Spouses and civil partners are entitled to such provision as it would be reasonable in all the circumstances for them to receive (whether or not that provision is required for their maintenance). Amongst other factors, the court will consider the age of the applicant and the length of the marriage, the applicant’s contribution to the welfare of the deceased’s family and the provision which the applicant might reasonably have expected to have received if, instead of the marriage being terminated by death, the marriage had instead been terminated by divorce.

 My parents not provided for me in their Will – is there anything I can do?
As a child of the deceased you would be eligible to make a claim under the Inheritance (Provision for Family and Dependants) Act 1975. A child for the purposes of the act includes an adult child.

The claim is limited to such provision as would be reasonable in all the circumstances for the applicant to receive for his or her maintenance. This would mean, taking into consideration, income, size of the estate, and future needs. The fact that you are estranged from your mother or father would not affect your eligibility to make a claim against their Will under the Inheritance (Provision for Family and Dependants) Act 1975. Your estrangement will however almost certainly be taken into account by the Court in assessing the strength of your claim. As mentioned, the recent case of Illott v Mitson has highlighted that being estranged from one or both parents, does not preclude you from not only claiming, but being awarded an amount of money.

My spouse or partner has just passed away and did not get round to making a Will – what will I be entitled to? Can I bring a claim under the Inheritance (Provision for Family and Dependents) Act 1975?

When somebody dies without a valid Will in place, they are said to die ‘intestate’ and their estate will pass to members of the family accord to order of entitlement.

If you are married to your partner and you have children, you will receive all of his or her personal effects and the sum of £250,000 (subject to it being available). The remainder of his or her estate will be divided into two equal shares. You will receive the income from one of the shares for the rest of your life, with the capital being preserved for your children after your death. The other share will pass to your children in equal shares.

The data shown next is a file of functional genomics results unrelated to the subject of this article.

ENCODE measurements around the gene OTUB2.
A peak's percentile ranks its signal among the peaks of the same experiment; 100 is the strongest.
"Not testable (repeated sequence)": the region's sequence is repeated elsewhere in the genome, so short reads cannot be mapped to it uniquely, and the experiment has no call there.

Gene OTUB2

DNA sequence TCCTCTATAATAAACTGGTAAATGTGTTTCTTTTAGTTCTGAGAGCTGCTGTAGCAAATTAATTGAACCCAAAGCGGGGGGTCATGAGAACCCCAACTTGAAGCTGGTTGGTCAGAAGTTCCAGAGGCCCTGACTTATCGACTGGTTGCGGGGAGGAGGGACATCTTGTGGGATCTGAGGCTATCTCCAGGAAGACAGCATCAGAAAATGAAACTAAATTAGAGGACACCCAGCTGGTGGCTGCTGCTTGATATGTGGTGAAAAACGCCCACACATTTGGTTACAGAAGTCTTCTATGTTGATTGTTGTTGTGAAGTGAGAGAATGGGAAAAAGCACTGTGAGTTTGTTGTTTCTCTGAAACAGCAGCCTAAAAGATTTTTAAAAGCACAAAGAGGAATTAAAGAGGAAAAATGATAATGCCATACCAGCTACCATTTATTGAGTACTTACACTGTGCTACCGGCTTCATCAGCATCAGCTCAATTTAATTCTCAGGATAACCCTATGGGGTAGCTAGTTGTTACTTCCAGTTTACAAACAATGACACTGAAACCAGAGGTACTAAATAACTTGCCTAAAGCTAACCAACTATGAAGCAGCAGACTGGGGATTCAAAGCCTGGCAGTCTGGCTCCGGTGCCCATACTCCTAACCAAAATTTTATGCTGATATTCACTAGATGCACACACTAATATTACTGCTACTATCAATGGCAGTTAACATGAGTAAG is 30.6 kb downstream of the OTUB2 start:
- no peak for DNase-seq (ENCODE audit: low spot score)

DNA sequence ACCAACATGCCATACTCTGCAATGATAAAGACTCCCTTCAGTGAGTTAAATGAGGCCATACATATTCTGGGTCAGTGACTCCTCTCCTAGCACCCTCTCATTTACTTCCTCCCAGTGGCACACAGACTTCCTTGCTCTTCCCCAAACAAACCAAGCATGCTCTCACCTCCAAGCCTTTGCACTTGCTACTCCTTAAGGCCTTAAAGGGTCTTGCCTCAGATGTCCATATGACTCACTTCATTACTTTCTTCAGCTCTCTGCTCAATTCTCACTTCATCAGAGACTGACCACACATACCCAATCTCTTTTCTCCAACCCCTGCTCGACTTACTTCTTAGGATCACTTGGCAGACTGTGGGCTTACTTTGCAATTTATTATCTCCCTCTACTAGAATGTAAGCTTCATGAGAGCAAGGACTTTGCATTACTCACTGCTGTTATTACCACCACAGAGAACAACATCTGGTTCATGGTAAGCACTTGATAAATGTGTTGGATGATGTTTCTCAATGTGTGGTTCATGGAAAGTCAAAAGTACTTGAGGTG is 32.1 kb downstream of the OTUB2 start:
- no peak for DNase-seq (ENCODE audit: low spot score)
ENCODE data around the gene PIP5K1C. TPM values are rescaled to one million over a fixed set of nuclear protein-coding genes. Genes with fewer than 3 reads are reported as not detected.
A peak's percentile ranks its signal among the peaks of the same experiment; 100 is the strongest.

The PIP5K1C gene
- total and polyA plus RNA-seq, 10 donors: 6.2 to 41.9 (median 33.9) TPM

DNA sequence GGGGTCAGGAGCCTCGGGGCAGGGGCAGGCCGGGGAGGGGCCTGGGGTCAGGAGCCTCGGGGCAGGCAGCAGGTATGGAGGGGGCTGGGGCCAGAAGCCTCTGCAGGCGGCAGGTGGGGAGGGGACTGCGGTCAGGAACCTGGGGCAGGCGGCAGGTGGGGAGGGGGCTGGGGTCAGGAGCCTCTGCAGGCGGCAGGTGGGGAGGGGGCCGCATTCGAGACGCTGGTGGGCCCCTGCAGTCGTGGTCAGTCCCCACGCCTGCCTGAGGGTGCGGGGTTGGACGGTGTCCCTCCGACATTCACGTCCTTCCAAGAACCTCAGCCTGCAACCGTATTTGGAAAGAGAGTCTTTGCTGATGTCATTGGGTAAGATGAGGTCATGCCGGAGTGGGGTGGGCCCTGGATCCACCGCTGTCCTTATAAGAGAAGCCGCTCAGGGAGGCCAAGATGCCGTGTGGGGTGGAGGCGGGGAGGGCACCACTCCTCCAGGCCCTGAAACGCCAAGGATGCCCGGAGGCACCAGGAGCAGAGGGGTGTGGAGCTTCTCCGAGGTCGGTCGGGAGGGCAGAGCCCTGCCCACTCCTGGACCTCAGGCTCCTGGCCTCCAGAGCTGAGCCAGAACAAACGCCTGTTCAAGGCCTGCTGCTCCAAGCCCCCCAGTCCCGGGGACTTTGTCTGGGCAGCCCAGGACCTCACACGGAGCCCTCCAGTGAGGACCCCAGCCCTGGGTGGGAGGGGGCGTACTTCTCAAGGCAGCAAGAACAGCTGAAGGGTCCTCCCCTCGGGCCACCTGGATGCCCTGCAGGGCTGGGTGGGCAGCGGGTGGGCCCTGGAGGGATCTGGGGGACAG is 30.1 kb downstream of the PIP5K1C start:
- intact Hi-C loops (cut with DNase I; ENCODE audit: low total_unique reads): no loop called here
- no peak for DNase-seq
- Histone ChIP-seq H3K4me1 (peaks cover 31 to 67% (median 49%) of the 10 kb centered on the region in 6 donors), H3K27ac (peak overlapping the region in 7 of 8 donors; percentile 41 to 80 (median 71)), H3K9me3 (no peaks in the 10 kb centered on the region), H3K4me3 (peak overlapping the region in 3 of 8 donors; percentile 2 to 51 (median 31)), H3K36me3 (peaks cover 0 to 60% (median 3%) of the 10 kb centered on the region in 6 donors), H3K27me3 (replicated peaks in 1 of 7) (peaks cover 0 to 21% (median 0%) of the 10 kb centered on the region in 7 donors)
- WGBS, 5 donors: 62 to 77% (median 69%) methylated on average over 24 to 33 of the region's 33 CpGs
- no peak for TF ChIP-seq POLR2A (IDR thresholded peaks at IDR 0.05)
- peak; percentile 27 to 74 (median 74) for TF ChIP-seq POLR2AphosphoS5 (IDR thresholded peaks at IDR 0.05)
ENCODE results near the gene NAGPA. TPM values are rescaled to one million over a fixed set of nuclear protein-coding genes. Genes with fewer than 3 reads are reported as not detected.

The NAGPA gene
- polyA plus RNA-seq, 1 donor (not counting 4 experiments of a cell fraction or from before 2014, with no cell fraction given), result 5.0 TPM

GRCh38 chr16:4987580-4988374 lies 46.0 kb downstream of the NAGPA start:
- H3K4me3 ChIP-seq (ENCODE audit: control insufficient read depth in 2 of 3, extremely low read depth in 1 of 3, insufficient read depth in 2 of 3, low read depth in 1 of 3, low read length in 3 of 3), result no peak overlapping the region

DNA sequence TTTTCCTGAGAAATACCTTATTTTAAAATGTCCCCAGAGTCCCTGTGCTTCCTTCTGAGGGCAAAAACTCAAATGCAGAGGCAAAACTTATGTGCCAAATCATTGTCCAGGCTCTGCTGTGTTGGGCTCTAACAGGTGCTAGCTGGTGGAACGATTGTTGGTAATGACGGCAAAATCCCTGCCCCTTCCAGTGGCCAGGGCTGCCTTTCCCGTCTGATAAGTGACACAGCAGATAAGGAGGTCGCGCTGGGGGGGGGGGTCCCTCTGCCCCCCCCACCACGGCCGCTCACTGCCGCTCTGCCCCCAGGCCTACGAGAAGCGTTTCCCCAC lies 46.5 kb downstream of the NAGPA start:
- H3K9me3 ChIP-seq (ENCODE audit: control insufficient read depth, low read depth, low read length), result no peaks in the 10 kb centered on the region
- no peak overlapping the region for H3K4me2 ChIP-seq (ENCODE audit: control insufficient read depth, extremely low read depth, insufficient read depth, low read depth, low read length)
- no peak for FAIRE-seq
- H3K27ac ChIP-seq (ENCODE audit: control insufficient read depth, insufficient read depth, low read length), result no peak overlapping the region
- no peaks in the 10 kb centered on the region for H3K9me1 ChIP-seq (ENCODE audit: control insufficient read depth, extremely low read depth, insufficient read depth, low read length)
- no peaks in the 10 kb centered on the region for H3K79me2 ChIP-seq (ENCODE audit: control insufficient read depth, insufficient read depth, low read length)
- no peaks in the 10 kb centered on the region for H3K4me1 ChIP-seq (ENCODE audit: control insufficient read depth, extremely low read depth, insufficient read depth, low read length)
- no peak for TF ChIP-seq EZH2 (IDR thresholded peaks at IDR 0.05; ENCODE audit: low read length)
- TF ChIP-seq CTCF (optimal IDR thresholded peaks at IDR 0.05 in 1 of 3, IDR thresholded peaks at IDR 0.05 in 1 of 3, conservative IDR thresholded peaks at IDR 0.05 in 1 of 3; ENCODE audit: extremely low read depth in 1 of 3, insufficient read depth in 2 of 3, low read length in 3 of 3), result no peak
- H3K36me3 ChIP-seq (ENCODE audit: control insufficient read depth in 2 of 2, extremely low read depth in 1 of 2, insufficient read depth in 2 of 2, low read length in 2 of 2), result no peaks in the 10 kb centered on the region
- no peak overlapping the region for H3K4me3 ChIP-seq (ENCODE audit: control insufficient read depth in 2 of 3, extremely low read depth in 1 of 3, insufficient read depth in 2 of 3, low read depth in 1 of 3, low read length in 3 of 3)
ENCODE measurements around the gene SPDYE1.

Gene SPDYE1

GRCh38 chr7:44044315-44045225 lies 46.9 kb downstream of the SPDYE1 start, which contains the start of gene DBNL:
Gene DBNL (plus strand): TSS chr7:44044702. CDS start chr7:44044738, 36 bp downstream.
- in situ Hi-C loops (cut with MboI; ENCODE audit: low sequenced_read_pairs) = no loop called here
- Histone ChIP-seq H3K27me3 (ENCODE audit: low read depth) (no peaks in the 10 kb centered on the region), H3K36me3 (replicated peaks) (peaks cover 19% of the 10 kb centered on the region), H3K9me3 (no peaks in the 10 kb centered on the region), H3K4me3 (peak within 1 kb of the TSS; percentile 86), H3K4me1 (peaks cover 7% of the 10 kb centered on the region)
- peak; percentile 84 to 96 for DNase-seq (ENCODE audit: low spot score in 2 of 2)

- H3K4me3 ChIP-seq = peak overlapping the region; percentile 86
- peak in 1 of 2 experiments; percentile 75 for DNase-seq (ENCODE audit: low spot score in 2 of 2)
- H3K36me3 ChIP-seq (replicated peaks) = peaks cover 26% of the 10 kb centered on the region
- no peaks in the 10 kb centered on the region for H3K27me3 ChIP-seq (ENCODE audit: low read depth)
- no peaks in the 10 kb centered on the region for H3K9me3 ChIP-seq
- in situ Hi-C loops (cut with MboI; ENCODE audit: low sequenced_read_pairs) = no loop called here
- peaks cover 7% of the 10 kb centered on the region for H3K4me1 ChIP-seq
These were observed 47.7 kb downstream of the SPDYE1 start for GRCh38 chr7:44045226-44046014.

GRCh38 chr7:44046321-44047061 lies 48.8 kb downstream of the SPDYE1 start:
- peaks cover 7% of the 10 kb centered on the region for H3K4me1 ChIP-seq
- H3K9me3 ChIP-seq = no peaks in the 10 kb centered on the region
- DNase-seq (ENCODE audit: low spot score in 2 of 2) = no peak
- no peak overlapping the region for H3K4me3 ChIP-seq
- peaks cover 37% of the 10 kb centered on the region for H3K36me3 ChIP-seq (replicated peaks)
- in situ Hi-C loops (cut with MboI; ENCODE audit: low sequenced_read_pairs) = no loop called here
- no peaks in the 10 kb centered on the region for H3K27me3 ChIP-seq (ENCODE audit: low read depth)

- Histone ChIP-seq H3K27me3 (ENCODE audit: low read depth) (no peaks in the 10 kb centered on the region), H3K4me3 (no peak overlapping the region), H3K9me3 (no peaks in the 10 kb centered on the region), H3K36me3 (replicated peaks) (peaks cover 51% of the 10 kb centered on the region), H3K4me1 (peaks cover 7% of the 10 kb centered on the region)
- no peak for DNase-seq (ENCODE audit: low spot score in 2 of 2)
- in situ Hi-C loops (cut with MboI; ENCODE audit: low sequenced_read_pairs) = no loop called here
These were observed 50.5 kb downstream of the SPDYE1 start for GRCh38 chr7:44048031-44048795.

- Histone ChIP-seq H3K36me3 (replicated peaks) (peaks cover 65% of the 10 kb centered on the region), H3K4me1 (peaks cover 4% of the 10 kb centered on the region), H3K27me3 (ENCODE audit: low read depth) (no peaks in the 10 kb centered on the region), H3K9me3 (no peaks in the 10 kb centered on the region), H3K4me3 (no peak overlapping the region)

If you are married without children and your spouse is survived by either or both of their parents or whole blood siblings, you will receive all of his or her personal effects and the sum of £450,000. As above, the remainder of his or her estate will be divided into two equal shares but this time you will receive one share absolutely. The other share will pass to your spouse’s parents in equal shares if they are still alive, failing which to your spouse’s siblings in equal shares.

If you are married without children and your spouse is not survived by either or both of his/her parents or whole blood siblings, you will receive the entire estate outright.

If you are not married to your partner, you will not automatically be entitled to anything at all, and will have to consider bringing a claim under the Inheritance (Provision for Family and Dependants) Act 1975 if you believe that insufficient provision or no reasonable provision has been made for you under the Intestacy Rules.

How Much Will I Receive?

One of the the most frequently asked questions.  This depends to a great extent, as to the size of the estate.  If an estate is worth £50,000, and you are wanting to claim £250,000, then there is little point is pursuing a claim with that expectation, as there will be no one else to claim a shortfall from.